Tommy Callahan Jr. is a slow-witted, clumsy guy who recently graduated college after attending for seven years. His father, Big Tom Callahan, owns an auto parts factory in Ohio. When Tommy arrives back home, he finds he has a position at the factory waiting for him. His dad also introduces Tommy to the new brake pad division of the factory and to Tommy's soon-to-be stepmother, Beverly, and her son Paul. But when Big Tom dies, the factory threatens to go under unless the new brake pads are to be sold. Therefore, Tommy must go on the road to sell them, along with the assistance of Richard, Big Tom's right-hand man. Will Tommy save the company, or will the factory, and the town, go under?Written by
Rob Lowe played the supporting role of Tommy's stepbrother and is uncredited. The reason for this is because Rob was contractually obligated to Stephen King's The Stand (1994) at the time, so he took the part simply as a favor for friend Chris Farley. See more »
Richard hits Tommy Boy across the side of his face with a board. It is revealed, during the lunch scene at The Cluck Bucket, that this left a huge bruise on Tommy Boy's face. Yet just a short while later, when Tommy makes his first successful sale to Ted, there is not a trace of any bruise on his face (nor is any sign of the bruise seen at any time later in the movie). See more »
Silver Naked Ladies
Written and Performed by Paul Westerberg
Courtesy of Sire Records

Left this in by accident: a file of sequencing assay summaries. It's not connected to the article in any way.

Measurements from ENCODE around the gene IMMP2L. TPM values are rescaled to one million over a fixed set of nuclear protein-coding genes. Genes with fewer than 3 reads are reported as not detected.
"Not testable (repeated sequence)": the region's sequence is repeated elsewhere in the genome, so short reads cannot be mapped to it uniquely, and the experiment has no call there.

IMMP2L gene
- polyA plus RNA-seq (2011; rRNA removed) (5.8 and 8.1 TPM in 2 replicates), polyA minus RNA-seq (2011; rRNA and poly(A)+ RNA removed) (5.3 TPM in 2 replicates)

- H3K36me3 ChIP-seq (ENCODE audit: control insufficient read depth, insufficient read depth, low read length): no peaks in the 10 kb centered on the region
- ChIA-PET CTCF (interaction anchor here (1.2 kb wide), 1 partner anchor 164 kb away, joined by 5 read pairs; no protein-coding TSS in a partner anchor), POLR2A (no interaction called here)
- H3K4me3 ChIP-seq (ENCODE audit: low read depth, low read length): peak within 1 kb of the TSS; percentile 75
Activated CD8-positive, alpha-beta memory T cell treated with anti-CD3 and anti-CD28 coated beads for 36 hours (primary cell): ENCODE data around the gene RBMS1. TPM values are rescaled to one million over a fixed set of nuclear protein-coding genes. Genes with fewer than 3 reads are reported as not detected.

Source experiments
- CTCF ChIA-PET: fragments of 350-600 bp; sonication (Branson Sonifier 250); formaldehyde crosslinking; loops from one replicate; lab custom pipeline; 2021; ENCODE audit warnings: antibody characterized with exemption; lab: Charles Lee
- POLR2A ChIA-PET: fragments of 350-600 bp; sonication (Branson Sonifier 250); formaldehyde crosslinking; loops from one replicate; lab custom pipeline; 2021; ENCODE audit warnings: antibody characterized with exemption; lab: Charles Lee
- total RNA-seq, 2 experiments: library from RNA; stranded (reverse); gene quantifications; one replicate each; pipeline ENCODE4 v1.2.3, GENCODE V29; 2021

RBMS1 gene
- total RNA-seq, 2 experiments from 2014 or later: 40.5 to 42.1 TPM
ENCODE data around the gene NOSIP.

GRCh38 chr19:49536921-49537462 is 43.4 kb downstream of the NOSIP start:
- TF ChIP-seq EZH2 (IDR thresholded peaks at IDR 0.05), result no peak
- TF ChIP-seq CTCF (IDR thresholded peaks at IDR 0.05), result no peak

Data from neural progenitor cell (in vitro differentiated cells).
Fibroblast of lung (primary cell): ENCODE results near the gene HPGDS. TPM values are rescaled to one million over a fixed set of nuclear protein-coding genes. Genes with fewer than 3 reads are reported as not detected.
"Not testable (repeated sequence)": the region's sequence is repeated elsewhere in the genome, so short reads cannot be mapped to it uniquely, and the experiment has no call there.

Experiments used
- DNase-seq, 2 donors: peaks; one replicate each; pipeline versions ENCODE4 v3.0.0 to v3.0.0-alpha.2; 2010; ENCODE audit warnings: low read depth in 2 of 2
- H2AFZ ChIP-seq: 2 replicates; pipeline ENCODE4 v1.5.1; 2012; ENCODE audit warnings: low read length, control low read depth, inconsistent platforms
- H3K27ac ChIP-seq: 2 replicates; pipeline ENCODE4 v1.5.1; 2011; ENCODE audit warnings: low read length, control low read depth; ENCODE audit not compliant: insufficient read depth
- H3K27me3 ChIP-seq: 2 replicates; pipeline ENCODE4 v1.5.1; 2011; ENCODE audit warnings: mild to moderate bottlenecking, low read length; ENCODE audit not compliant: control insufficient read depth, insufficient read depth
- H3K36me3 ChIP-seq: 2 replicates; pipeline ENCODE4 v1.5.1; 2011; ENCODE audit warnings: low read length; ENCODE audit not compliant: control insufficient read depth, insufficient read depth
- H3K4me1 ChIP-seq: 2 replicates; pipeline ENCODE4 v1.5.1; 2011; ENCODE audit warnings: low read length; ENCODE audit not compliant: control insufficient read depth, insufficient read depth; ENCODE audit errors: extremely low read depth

By Arrangement with Warner Special Products See more »
The second hardest I ever laughed at a theater.
I won't go into great details about this film, basically because there aren't many worth mentioning. It's just a funny little romp with Farley and Spade annoying each other and trying to sell some brake pads in their spare time.
I must however say that one scene almost had me on the sticky floor of the theater because I was laughing so hard. In the scene, the duo are driving down a highway in Spade's recently trashed GTX. An old Carpenters song is playing on the radio and the two are emotionally singing along with it. That alone is funny enough, then the hood of the car pops up and they skid wildly out of control. This produces a hilarious argument culminating in Spade smacking Farley in the head with a 2x4.
The only time I have ever laughed harder in public was during the snowman scene in Dumb and Dumber.
That's really all I have to say about this film. Farley was an adorable slug of a guy. I miss him, even though some of his films were real stinkers.
I'd give it 8 of 10 stars.
So sayeth the Hound.
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